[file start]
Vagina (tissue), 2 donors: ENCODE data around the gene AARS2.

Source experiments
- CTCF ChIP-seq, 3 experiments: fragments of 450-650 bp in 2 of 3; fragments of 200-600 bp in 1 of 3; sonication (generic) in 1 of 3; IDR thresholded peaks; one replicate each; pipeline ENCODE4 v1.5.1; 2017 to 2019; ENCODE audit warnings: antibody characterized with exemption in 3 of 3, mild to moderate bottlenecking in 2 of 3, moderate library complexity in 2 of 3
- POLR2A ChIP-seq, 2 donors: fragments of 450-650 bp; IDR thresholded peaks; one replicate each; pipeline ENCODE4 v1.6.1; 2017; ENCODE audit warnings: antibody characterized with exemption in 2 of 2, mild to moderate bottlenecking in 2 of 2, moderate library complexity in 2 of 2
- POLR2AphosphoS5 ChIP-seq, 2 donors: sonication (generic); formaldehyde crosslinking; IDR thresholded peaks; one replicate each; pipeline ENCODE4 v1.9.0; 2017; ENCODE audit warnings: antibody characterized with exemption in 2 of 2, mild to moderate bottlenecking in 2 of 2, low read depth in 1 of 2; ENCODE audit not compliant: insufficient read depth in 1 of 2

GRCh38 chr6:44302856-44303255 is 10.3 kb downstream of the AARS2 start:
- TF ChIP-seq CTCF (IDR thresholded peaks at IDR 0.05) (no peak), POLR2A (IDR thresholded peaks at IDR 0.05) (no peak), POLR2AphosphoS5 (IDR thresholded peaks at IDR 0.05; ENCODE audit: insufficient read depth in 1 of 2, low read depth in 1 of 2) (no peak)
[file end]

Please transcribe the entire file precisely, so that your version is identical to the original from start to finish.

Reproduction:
Vagina (tissue), 2 donors: ENCODE data around the gene AARS2.

Source experiments
- CTCF ChIP-seq, 3 experiments: fragments of 450-650 bp in 2 of 3; fragments of 200-600 bp in 1 of 3; sonication (generic) in 1 of 3; IDR thresholded peaks; one replicate each; pipeline ENCODE4 v1.5.1; 2017 to 2019; ENCODE audit warnings: antibody characterized with exemption in 3 of 3, mild to moderate bottlenecking in 2 of 3, moderate library complexity in 2 of 3
- POLR2A ChIP-seq, 2 donors: fragments of 450-650 bp; IDR thresholded peaks; one replicate each; pipeline ENCODE4 v1.6.1; 2017; ENCODE audit warnings: antibody characterized with exemption in 2 of 2, mild to moderate bottlenecking in 2 of 2, moderate library complexity in 2 of 2
- POLR2AphosphoS5 ChIP-seq, 2 donors: sonication (generic); formaldehyde crosslinking; IDR thresholded peaks; one replicate each; pipeline ENCODE4 v1.9.0; 2017; ENCODE audit warnings: antibody characterized with exemption in 2 of 2, mild to moderate bottlenecking in 2 of 2, low read depth in 1 of 2; ENCODE audit not compliant: insufficient read depth in 1 of 2

GRCh38 chr6:44302856-44303255 is 10.3 kb downstream of the AARS2 start:
- TF ChIP-seq CTCF (IDR thresholded peaks at IDR 0.05) (no peak), POLR2A (IDR thresholded peaks at IDR 0.05) (no peak), POLR2AphosphoS5 (IDR thresholded peaks at IDR 0.05; ENCODE audit: insufficient read depth in 1 of 2, low read depth in 1 of 2) (no peak)